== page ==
AT&T And Hollywood: Piracy Versus Privacy

AT&T recently announced that when it comes to piracy it plans to do what other high-speed internet providers have fought to keep from doing; work hand-in-hand with Hollywood. While the details are still rough, AT&T and Hollywood studios hope to work in unison to stop offshore pirates from distributing pirated files across AT&T's network. According to AT&T's senior executive James W. Cicconi a new technology would be developed "to address the legal issues that flow out of using such technology." Cicconi insists that he does not want AT&T to become a member of the internet police, but that for a company involved in content distribution it's a smart business move to combat piracy where possible.

"We've been considering these issues of piracy, and we do feel the interests of our shareholders are aligned with the interests of the content community," Cicconi said.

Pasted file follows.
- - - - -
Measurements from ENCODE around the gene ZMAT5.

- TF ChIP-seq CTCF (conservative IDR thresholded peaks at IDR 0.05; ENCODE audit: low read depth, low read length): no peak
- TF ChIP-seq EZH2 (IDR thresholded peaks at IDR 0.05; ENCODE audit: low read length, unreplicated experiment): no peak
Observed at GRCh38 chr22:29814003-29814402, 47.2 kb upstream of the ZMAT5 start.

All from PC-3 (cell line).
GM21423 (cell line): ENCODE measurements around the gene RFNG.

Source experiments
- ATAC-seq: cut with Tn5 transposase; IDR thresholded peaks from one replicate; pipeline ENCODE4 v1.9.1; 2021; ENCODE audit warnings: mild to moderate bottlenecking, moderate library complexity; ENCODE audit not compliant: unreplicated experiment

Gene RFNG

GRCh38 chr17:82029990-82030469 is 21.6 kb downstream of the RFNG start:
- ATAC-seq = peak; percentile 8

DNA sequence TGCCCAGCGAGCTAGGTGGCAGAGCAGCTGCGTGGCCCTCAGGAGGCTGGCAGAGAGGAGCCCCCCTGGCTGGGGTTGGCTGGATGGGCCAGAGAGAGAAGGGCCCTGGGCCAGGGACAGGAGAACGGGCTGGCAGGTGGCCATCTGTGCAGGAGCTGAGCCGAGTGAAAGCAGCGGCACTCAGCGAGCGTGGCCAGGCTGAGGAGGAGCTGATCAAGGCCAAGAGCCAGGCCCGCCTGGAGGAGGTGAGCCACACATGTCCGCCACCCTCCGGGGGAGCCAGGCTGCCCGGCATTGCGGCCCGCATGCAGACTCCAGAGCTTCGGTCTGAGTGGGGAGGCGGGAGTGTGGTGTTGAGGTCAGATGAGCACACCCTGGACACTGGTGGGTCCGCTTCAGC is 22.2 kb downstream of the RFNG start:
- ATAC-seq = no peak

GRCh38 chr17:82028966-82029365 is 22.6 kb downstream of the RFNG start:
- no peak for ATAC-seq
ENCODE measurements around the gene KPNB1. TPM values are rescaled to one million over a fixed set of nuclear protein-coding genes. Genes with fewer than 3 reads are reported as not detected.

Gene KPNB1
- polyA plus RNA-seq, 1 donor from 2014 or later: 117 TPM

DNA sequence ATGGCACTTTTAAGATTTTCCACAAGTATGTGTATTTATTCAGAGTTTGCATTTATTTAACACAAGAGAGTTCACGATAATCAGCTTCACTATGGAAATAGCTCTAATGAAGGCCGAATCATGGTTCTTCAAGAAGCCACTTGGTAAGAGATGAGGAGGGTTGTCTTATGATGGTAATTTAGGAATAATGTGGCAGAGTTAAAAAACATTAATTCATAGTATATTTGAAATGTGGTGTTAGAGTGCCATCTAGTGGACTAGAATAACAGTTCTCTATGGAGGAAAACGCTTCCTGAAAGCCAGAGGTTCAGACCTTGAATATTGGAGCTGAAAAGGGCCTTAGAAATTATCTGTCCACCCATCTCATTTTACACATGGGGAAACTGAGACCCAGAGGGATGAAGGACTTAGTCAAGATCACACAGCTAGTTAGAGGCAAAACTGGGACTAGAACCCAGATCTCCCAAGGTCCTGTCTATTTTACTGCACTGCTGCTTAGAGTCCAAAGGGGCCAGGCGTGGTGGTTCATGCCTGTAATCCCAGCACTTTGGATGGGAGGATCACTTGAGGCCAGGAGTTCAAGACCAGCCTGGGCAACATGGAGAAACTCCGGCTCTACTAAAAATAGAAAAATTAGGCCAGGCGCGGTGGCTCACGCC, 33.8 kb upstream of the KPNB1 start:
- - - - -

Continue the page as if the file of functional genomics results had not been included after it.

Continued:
"We very much have a stake, as they do, in trying to stem illegal appropriation of that content," he said.

Cicconi said the effort is primarily aimed at pirates who set up operations in other countries and upload massive amounts of illegal files using AT&T's network. He said the technology being developed would not target those who download those files.

While AT&T is busy working with Hollywood, its competitor Verizon is watching closely. Verizon, like other internet providers, has also been pressured by Hollywood to combat piracy, but has refused to disclose user's who have downloaded illegal files to preserve its customer's privacy. Consumer advocates have expressed concern over whether AT&T's anti-piracy technology will compromise privacy, but so far it admits that these concerns are mostly due to the lack of details from AT&T. Currently AT&T claims its anti-piracy technology will only target distributors of pirated materials and not the downloader’s.

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